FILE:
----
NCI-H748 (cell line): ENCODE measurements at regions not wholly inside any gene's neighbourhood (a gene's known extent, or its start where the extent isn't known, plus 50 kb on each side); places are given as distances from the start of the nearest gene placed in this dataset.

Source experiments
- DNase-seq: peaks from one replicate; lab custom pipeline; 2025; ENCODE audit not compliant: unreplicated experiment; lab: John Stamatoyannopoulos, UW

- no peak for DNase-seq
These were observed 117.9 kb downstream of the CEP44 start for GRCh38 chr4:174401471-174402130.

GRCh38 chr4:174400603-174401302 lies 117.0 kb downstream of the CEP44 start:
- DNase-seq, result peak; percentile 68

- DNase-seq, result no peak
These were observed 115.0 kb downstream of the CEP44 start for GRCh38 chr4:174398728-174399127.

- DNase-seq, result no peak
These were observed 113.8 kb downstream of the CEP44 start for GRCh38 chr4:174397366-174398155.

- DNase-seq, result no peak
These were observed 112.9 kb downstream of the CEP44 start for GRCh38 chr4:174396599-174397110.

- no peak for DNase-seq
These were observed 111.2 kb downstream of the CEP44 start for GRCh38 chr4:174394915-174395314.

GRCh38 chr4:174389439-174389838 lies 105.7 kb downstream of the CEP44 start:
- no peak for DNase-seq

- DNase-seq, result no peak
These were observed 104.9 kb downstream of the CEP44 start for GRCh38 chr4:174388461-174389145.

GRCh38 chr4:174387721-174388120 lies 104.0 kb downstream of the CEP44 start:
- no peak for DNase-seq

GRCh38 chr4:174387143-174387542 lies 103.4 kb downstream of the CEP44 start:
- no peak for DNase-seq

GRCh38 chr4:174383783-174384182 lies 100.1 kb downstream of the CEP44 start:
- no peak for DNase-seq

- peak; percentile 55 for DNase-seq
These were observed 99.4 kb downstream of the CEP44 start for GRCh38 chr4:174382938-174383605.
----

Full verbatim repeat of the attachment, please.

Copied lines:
NCI-H748 (cell line): ENCODE measurements at regions not wholly inside any gene's neighbourhood (a gene's known extent, or its start where the extent isn't known, plus 50 kb on each side); places are given as distances from the start of the nearest gene placed in this dataset.

Source experiments
- DNase-seq: peaks from one replicate; lab custom pipeline; 2025; ENCODE audit not compliant: unreplicated experiment; lab: John Stamatoyannopoulos, UW

- no peak for DNase-seq
These were observed 117.9 kb downstream of the CEP44 start for GRCh38 chr4:174401471-174402130.

GRCh38 chr4:174400603-174401302 lies 117.0 kb downstream of the CEP44 start:
- DNase-seq, result peak; percentile 68

- DNase-seq, result no peak
These were observed 115.0 kb downstream of the CEP44 start for GRCh38 chr4:174398728-174399127.

- DNase-seq, result no peak
These were observed 113.8 kb downstream of the CEP44 start for GRCh38 chr4:174397366-174398155.

- DNase-seq, result no peak
These were observed 112.9 kb downstream of the CEP44 start for GRCh38 chr4:174396599-174397110.

- no peak for DNase-seq
These were observed 111.2 kb downstream of the CEP44 start for GRCh38 chr4:174394915-174395314.

GRCh38 chr4:174389439-174389838 lies 105.7 kb downstream of the CEP44 start:
- no peak for DNase-seq

- DNase-seq, result no peak
These were observed 104.9 kb downstream of the CEP44 start for GRCh38 chr4:174388461-174389145.

GRCh38 chr4:174387721-174388120 lies 104.0 kb downstream of the CEP44 start:
- no peak for DNase-seq

GRCh38 chr4:174387143-174387542 lies 103.4 kb downstream of the CEP44 start:
- no peak for DNase-seq

GRCh38 chr4:174383783-174384182 lies 100.1 kb downstream of the CEP44 start:
- no peak for DNase-seq

- peak; percentile 55 for DNase-seq
These were observed 99.4 kb downstream of the CEP44 start for GRCh38 chr4:174382938-174383605.